[15] After receiving an Equal Employment Opportunity Commission (EEOC) right-to-sue letter dated October 11, 1985, Baker brought an action against the Corrections Center under section 703, Title VII of the Civil Rights Act of 1964 (Title VII), 42 U.S.C. § 2000e-2.*fn1 He applied to proceed in forma pauperis. The district court granted his request and referred the case to a magistrate.

[16] Shortly thereafter, Baker moved for appointment of counsel. The magistrate denied the motion, finding there was no right to appointment of counsel under 42 U.S.C. § 1983. Baker moved for reconsideration because his action was brought under Title VII, not under section 1983. Upon reconsideration, the magistrate stated he was dissatisfied with Baker's diligence in finding counsel and that he was uncertain if Baker's claim had merit.*fn2 In an order dated February 19, 1986, he reserved judgment until the Corrections Center responded to the motion for appointment of counsel, ordering the Corrections Center to "show cause within 30 days why this matter should not be scheduled for trial and plaintiff appointed counsel."

[17] Baker then filed a supplemental affidavit listing the attorneys and legal firms he had contacted, without success. The Corrections Center did not respond to the magistrate's order within the thirty days allotted. Nonetheless, the magistrate denied Baker appointment of counsel on March 14, 1986, only twenty-four days after his February 19, 1986 order, and without the response he had ordered from the Corrections Center.*fn3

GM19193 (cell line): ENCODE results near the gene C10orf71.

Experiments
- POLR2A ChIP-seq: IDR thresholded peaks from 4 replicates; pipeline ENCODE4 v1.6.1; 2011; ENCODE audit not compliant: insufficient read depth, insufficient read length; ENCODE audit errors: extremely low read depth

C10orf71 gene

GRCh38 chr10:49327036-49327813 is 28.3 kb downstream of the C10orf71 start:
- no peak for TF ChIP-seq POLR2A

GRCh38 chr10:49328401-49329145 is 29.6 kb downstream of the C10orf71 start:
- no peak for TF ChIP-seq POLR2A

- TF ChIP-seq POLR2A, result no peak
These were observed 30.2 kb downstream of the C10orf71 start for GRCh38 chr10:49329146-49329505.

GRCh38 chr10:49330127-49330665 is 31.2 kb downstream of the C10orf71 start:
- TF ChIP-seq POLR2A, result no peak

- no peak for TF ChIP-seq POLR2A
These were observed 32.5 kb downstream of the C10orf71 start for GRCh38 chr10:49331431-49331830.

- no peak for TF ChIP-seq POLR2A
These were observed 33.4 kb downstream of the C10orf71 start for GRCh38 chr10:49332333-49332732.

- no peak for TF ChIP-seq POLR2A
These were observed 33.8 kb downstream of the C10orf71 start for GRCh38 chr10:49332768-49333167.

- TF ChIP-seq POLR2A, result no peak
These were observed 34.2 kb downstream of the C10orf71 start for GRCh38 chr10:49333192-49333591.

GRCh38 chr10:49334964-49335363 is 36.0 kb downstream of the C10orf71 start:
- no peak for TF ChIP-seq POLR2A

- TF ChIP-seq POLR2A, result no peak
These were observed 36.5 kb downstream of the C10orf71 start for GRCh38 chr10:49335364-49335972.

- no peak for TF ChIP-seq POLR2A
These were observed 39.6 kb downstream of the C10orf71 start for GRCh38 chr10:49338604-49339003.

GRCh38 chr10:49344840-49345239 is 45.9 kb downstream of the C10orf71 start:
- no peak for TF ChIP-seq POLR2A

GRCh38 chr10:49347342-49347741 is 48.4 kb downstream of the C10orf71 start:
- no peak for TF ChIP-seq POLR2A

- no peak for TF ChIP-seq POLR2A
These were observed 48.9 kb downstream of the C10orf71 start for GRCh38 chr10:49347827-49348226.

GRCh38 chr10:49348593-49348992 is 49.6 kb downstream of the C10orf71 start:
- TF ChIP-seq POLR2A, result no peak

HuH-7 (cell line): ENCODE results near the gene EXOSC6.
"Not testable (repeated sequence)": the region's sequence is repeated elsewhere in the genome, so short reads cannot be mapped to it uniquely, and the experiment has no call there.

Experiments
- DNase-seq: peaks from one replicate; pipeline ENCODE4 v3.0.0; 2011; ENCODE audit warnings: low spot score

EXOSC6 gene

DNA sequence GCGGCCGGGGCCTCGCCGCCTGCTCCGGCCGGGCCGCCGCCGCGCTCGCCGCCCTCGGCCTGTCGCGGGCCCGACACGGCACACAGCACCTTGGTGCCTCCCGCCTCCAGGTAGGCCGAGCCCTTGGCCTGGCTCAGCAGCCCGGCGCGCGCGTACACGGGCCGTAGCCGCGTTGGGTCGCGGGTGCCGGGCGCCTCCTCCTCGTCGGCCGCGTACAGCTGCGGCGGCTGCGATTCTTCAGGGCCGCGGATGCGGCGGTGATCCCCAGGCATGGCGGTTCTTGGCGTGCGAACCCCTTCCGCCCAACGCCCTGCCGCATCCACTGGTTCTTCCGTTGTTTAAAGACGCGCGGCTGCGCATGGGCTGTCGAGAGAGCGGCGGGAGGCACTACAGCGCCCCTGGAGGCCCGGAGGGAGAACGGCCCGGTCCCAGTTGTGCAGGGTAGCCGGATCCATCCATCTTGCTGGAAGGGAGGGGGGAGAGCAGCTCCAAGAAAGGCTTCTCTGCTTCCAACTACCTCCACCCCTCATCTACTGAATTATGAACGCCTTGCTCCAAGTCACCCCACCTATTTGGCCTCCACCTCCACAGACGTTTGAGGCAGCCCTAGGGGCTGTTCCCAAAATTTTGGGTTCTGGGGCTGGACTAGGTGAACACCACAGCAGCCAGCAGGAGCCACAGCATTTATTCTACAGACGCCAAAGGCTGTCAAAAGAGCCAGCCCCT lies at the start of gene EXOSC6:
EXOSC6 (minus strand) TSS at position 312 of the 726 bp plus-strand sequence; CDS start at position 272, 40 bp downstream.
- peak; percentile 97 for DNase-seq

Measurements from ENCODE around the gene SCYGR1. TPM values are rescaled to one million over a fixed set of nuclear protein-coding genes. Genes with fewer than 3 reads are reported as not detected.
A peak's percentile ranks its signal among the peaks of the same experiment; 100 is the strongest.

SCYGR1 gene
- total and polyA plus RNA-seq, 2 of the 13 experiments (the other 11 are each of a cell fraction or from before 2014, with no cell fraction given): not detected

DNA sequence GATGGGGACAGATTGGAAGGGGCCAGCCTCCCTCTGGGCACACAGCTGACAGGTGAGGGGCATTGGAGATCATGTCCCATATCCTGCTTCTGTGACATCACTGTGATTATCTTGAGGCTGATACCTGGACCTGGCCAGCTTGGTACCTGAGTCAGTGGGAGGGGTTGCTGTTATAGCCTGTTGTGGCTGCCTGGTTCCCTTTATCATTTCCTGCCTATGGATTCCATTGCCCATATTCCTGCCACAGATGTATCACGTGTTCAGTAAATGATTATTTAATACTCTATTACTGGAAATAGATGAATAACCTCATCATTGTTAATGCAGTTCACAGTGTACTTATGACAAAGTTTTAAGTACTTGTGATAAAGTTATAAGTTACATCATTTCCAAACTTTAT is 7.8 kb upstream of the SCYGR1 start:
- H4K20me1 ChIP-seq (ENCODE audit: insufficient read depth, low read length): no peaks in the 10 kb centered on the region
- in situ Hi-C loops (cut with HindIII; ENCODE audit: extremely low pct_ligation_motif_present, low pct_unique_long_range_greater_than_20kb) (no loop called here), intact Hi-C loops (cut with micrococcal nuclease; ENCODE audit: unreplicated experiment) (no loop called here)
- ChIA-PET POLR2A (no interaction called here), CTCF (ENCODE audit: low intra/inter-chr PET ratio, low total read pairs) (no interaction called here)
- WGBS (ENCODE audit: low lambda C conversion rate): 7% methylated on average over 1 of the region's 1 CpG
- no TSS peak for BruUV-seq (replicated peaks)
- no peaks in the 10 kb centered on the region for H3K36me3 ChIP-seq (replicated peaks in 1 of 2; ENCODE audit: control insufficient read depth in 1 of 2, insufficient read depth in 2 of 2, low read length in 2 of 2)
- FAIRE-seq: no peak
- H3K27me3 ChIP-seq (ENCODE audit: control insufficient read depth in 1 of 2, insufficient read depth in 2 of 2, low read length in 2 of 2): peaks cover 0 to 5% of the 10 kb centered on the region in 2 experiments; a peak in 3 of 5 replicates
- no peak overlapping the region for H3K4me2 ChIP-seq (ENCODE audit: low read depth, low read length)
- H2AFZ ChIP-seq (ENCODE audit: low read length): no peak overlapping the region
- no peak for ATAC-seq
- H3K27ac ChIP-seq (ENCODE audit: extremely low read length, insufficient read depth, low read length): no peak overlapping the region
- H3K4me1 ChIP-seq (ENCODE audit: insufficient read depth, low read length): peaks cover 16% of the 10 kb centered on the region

[18] In his March 14, 1986 order, the magistrate found Baker's claim without legal merit. He stated: "This court is aware of no precedent applying 42 U.S.C. § 2000e to the prison-prisoner context. It is far from obvious that the sharply curtailed individual rights of prisoners extends to employment discrimination legislation." Baker filed a motion to reconsider the magistrate's order, arguing that his claim had merit. He contended, inter alia, that: (1) he was denied a job at the Annex library because the female civilian staff of the Washington State Library there feared blacks; (2) the job at the Annex library would have given him the opportunity to become an employee of the Washington State Library, and that he would have had numerous benefits from such employment; (3) if he had received the position, he "would not have been discriminated against and would received [sic] equal protection under the law and due process as guaranteed in the 14th amendment of the United States Constitution"; (4) the Department [of Corrections] was trying to keep him in confinement by denying him an opportunity for employment with the Washington State Library; (5) the right-to-sue letter from the EEOC showed his claim had merit; (6) the Corrections Center changed the referral procedure when he applied for the position; (7) even if there was no legal precedent applying Title VII to the prison/prisoner context, his position was that there was no right to discriminate in prison; and (8) he filed the complaint because "he would have direct employment with the Washington State Library and this was out of the prison setting and context and would apply to rights guaranteed in 42 U.S.C. section 2000e."